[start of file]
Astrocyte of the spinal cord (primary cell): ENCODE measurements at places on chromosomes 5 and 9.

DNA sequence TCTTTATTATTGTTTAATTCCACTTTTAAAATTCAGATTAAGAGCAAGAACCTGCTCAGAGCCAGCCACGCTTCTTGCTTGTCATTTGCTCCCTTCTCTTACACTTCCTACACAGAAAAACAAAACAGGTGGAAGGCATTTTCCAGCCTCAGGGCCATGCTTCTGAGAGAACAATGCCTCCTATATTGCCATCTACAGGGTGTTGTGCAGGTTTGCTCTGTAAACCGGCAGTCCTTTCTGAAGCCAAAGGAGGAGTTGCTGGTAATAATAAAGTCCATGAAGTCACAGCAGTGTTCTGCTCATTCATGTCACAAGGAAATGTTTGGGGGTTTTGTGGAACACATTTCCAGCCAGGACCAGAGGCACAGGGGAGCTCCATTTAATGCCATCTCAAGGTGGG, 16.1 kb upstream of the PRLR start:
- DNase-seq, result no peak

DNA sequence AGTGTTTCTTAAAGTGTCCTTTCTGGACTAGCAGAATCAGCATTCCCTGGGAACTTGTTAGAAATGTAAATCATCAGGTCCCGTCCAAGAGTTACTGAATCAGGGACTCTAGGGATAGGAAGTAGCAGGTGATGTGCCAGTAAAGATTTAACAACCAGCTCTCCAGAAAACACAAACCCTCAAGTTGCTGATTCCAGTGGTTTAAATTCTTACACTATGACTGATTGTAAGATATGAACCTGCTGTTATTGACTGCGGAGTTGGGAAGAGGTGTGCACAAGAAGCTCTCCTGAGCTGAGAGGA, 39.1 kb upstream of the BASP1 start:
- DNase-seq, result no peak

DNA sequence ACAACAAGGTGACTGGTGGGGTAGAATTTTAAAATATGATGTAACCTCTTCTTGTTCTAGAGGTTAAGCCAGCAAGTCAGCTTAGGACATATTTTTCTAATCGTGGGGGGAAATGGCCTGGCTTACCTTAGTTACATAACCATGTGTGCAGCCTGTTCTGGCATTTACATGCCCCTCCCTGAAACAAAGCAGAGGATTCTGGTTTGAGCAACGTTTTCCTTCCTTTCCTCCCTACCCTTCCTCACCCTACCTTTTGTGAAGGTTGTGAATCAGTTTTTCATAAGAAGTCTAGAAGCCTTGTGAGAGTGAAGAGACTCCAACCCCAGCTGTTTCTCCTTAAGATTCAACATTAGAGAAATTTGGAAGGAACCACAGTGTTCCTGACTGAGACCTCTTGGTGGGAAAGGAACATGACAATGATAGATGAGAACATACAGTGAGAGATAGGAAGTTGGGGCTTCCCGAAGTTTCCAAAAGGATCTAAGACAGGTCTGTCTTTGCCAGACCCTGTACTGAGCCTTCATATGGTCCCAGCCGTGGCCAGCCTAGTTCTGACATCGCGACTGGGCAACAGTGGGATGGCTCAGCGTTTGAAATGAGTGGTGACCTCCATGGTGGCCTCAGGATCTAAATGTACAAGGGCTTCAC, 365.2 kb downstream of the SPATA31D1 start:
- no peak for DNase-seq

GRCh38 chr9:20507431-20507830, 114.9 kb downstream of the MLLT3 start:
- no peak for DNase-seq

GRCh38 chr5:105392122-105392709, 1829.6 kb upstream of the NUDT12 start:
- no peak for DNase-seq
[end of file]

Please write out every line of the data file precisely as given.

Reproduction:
Astrocyte of the spinal cord (primary cell): ENCODE measurements at places on chromosomes 5 and 9.

DNA sequence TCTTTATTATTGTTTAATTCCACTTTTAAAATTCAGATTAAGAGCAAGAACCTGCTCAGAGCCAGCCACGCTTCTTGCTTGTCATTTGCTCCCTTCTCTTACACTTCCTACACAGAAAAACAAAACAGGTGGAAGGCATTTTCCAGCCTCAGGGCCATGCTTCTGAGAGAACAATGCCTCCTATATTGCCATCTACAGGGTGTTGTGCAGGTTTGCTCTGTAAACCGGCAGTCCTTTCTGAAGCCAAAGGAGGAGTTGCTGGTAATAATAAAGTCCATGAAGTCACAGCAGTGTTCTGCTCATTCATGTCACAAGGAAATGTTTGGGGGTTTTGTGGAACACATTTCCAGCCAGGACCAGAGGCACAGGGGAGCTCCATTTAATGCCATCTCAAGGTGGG, 16.1 kb upstream of the PRLR start:
- DNase-seq, result no peak

DNA sequence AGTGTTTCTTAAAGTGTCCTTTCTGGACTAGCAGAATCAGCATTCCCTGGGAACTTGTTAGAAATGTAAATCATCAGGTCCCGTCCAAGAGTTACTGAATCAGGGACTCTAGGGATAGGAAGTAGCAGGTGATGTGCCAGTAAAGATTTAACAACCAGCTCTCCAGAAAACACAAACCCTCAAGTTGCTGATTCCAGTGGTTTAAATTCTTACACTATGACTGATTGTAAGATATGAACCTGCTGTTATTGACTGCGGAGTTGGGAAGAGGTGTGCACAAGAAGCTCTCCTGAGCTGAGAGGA, 39.1 kb upstream of the BASP1 start:
- DNase-seq, result no peak

DNA sequence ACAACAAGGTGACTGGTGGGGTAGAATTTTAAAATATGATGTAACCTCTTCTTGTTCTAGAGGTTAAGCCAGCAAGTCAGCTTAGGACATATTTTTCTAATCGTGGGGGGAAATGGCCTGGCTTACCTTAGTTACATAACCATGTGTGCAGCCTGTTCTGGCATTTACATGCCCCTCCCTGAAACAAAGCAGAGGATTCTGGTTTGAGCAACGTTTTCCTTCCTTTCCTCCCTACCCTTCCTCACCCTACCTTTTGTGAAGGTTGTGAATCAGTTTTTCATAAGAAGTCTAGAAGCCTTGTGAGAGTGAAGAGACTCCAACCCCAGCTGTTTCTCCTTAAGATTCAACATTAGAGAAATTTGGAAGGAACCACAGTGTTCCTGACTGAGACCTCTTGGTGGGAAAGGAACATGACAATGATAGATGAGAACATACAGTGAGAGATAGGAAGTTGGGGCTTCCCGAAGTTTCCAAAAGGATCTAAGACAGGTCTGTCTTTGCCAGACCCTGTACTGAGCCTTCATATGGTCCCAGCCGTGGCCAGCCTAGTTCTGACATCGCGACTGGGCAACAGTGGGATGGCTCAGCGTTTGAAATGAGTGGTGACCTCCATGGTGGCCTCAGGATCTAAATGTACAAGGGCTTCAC, 365.2 kb downstream of the SPATA31D1 start:
- no peak for DNase-seq

GRCh38 chr9:20507431-20507830, 114.9 kb downstream of the MLLT3 start:
- no peak for DNase-seq

GRCh38 chr5:105392122-105392709, 1829.6 kb upstream of the NUDT12 start:
- no peak for DNase-seq